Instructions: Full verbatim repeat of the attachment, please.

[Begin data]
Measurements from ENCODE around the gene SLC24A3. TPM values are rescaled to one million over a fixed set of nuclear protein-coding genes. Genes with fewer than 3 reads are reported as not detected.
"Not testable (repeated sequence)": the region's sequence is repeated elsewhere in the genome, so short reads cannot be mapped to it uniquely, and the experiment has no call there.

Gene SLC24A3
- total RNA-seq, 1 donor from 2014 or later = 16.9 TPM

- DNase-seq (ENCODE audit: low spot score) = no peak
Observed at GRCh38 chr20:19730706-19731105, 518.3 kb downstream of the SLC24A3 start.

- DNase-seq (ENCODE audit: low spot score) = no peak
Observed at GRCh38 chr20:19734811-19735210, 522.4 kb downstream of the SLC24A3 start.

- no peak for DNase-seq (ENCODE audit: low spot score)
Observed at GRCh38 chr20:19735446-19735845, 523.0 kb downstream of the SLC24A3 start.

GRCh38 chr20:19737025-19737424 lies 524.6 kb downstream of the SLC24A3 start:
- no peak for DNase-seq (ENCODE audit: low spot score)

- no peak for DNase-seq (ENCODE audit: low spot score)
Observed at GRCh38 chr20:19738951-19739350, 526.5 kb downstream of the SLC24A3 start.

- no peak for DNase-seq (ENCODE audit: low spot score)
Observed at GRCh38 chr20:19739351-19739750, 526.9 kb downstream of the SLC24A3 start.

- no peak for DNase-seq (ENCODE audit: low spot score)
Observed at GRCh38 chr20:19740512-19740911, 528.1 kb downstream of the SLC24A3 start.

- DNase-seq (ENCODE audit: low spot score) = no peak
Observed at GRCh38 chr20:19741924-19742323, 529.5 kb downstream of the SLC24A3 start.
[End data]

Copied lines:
Measurements from ENCODE around the gene SLC24A3. TPM values are rescaled to one million over a fixed set of nuclear protein-coding genes. Genes with fewer than 3 reads are reported as not detected.
"Not testable (repeated sequence)": the region's sequence is repeated elsewhere in the genome, so short reads cannot be mapped to it uniquely, and the experiment has no call there.

Gene SLC24A3
- total RNA-seq, 1 donor from 2014 or later = 16.9 TPM

- DNase-seq (ENCODE audit: low spot score) = no peak
Observed at GRCh38 chr20:19730706-19731105, 518.3 kb downstream of the SLC24A3 start.

- DNase-seq (ENCODE audit: low spot score) = no peak
Observed at GRCh38 chr20:19734811-19735210, 522.4 kb downstream of the SLC24A3 start.

- no peak for DNase-seq (ENCODE audit: low spot score)
Observed at GRCh38 chr20:19735446-19735845, 523.0 kb downstream of the SLC24A3 start.

GRCh38 chr20:19737025-19737424 lies 524.6 kb downstream of the SLC24A3 start:
- no peak for DNase-seq (ENCODE audit: low spot score)

- no peak for DNase-seq (ENCODE audit: low spot score)
Observed at GRCh38 chr20:19738951-19739350, 526.5 kb downstream of the SLC24A3 start.

- no peak for DNase-seq (ENCODE audit: low spot score)
Observed at GRCh38 chr20:19739351-19739750, 526.9 kb downstream of the SLC24A3 start.

- no peak for DNase-seq (ENCODE audit: low spot score)
Observed at GRCh38 chr20:19740512-19740911, 528.1 kb downstream of the SLC24A3 start.

- DNase-seq (ENCODE audit: low spot score) = no peak
Observed at GRCh38 chr20:19741924-19742323, 529.5 kb downstream of the SLC24A3 start.